“Who’s Making My Medicine Now?”

Newspapers and TV reports are filled with talk about the big pharmaceutical company mergers currently taking place. With each merger, consumers hear that the new company is going to become the largest or the second largest in the world. News reports place great emphasis on the billion-dollar value of the merger and how the new conglomerate will increase its prescription drug sales significantly during the next few years. At the same time, companies use DTC ads and collateral materials to build consumer trust and confidence in both the product and its manufacturer. The ads have proven to be very successful, and consumers are learning to identify a particular prescription product with its manufacturer.

How many consumers will be confused the next time they read a DTC ad about one of their prescription medicines or receive DTC collateral material in the mail? Consumers who are familiar with the manufacturer that usually sends them health information will very likely have concerns about mailings from the new company:

  • Who’s making my medicine now?
  • I don’t know anything about that new company. How reliable is it? Are its medicines any better than those I use from the other company?
  • I really liked the newsletters and videos that my old company sent me. How do I get back on its mailing list?
  • How did the new company get my name? I thought the mailing list was supposed to be confidential, and that my name would not be sold to other companies.
  • Are two different companies now selling my medicine?
  • Is another company manufacturing my medicine because it’s gone generic? Maybe it will be cheaper now.
  • Why did the original company sell my medicine to another company? Is there something wrong with the product?
  • Has the chemical makeup of the medicine changed with the new company? Which one is best?
Consumers Shortchanged

Pharmaceutical companies typically fail to address those concerns when they merge. The focus is always on getting bigger and better. Yet, bigger and better means very little to someone who is ill and needs medication to restore some quality of life. Consumers who search for ways to invest their trust fail to receive the messages they need to hear. Instead, newspapers are filled with startling statistics designed for investors, not patients.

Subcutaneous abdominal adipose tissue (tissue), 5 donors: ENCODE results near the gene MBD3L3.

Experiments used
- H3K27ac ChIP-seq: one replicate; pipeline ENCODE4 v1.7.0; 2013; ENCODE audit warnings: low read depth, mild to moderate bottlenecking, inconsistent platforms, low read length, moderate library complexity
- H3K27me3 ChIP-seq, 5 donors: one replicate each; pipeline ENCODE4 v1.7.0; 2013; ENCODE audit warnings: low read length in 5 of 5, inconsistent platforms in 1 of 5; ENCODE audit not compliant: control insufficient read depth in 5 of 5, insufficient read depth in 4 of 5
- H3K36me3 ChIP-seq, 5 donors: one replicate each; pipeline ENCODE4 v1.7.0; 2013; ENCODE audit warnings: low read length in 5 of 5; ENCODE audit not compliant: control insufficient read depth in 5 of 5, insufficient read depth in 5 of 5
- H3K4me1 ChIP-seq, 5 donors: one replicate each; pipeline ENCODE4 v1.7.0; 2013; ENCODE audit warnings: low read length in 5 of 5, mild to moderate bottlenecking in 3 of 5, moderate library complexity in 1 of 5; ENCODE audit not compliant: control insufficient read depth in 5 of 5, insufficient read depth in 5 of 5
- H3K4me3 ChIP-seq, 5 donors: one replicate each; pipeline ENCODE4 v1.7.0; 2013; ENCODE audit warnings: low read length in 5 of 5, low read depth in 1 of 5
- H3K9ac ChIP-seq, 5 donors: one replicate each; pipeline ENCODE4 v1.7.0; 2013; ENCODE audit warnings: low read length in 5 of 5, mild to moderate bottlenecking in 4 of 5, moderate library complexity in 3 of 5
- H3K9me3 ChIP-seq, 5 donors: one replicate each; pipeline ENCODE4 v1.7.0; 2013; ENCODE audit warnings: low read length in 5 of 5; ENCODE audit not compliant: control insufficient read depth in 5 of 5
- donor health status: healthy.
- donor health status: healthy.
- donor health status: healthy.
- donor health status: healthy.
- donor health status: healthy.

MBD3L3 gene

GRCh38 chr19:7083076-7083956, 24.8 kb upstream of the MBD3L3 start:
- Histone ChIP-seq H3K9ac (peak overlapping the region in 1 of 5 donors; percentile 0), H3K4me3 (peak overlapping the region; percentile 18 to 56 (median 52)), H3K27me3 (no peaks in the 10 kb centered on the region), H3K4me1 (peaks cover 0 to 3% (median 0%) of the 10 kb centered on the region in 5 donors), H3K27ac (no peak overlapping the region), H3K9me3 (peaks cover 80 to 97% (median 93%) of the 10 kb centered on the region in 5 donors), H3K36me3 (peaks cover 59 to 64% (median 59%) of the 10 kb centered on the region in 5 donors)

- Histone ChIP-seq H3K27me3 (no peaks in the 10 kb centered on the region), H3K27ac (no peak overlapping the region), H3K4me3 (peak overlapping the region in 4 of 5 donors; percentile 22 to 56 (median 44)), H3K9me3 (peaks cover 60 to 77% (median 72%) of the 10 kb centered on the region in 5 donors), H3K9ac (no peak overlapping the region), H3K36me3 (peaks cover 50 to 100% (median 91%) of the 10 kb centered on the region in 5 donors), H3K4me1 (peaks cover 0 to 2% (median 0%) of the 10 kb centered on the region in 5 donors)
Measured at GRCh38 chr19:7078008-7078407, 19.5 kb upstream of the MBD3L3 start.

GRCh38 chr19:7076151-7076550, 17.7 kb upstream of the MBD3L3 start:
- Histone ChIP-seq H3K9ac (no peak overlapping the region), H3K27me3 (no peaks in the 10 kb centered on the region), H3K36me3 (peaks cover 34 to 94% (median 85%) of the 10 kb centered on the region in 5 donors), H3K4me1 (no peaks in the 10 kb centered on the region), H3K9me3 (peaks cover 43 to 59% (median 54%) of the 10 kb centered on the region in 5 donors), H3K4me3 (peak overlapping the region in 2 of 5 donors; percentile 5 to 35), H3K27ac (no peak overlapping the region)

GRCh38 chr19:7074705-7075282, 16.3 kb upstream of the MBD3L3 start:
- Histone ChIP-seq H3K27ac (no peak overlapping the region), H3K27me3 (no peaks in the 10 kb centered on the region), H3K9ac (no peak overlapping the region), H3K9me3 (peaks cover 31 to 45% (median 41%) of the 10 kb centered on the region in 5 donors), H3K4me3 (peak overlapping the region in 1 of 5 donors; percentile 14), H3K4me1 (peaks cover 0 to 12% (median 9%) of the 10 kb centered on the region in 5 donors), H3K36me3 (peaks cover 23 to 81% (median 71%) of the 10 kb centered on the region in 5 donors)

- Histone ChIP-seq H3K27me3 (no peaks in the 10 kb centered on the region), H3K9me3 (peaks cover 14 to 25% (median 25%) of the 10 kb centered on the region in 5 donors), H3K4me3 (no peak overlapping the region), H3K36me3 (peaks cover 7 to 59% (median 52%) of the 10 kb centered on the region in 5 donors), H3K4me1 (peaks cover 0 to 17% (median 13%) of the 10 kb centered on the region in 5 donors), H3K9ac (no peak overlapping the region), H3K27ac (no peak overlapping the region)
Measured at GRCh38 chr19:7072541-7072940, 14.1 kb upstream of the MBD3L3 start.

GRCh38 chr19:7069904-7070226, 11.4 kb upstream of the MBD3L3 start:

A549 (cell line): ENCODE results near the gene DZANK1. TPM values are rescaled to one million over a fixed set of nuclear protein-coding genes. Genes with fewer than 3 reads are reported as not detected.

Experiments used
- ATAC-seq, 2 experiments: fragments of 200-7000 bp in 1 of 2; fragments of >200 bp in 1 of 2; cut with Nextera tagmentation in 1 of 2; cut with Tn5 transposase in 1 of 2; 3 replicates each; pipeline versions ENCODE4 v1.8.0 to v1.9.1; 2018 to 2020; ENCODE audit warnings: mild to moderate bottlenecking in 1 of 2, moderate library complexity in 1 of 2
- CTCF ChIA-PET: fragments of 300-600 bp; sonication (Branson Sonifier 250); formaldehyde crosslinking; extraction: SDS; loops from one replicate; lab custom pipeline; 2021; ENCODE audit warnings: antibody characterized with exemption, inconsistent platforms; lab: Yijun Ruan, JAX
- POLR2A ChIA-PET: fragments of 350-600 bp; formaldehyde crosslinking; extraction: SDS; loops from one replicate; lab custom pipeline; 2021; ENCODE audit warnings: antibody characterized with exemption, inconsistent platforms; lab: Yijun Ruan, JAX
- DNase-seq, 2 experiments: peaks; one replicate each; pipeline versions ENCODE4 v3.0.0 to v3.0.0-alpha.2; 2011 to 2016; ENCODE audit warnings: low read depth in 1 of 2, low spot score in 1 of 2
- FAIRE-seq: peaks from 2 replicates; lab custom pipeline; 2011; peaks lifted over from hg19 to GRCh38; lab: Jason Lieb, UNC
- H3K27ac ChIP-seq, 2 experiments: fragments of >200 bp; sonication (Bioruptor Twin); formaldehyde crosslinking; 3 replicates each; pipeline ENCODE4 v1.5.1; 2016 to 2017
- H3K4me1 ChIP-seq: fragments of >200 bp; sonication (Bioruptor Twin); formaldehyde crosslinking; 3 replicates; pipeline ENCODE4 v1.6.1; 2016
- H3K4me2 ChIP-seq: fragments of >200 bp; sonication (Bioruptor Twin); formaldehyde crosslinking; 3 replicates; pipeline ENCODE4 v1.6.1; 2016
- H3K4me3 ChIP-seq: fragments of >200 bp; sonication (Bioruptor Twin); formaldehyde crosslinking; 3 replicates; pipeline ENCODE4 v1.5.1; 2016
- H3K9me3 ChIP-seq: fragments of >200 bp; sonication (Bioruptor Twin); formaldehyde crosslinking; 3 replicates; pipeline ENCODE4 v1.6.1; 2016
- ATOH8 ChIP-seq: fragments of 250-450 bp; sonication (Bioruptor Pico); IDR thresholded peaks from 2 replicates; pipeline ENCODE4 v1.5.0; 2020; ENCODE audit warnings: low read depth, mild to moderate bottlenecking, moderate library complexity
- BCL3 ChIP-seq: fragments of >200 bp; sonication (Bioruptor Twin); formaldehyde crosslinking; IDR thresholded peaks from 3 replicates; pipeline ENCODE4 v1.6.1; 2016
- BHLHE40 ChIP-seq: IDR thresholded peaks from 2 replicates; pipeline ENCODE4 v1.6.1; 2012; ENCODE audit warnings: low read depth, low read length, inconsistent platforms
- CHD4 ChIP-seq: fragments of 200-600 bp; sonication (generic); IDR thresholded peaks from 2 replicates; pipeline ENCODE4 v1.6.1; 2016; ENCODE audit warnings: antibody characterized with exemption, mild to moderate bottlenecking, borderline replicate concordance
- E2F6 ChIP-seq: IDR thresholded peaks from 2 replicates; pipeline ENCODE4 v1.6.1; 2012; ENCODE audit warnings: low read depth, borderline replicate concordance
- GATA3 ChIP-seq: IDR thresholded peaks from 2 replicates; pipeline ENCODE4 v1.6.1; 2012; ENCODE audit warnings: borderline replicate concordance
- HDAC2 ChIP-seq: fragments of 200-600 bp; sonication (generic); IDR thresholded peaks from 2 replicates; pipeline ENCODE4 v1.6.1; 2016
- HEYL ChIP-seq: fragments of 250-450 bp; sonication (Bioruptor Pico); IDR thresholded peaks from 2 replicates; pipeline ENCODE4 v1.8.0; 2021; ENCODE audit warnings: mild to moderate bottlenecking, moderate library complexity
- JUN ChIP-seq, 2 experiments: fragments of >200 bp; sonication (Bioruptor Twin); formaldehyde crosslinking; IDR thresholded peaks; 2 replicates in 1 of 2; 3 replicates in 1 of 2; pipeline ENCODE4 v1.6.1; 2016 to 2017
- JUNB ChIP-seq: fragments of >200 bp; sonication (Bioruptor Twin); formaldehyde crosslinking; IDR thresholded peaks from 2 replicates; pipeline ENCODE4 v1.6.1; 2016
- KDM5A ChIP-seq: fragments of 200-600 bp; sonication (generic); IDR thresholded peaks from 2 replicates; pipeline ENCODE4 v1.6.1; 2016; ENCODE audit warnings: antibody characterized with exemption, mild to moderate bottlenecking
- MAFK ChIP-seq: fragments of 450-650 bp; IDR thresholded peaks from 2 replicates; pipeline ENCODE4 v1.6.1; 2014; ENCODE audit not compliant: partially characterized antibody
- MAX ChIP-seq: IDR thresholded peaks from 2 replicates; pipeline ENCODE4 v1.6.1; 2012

On January 23, 2000, a Washington Post article titled, “Prescription for Trouble? As Drug Firms Consolidate, Fears Grow that Consumers May be Shortchanged,” certainly didn’t inspire much confidence in consumers. The article reports that “consumers are shortchanged because the merging companies focus their attention–sometimes obsessively–on boosting profits and keeping investors happy, with little thought of passing savings along.”

Consumers need to hear that pharmaceutical companies care about them. The best avenue to reach consumers right now is through DTC ads, collateral materials that provide information–not coupons–and patient counseling tools from health professionals. A company’s success will be short-lived if it only “sells” a product through DTC ads. The secret to success is for companies to offer a carefully planned program that provides consumers with information that meets their needs.

Every disease and every medicine has different marketing and clinical requirements that must be considered. After consumers make an appointment with their physicians, the next step is to help the health professionals provide continuous and integrated pharmaceutical facts. Product managers should ensure that potential patients receive practical information, so that over time, they learn that “Product X” is safe and effective, and that its manufacturer is using some of the profits to make patients feel like “part of the team.”

Dr. Dorothy L. Smith is a consumer education expert and president of Consumer Health Information Corporation. The full-service company specializes in patient labeling, program development, and strategic planning for DTC campaigns.

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Published in Pharmaceutical Executive, March 2000. Copyrighted material; All rights reserved.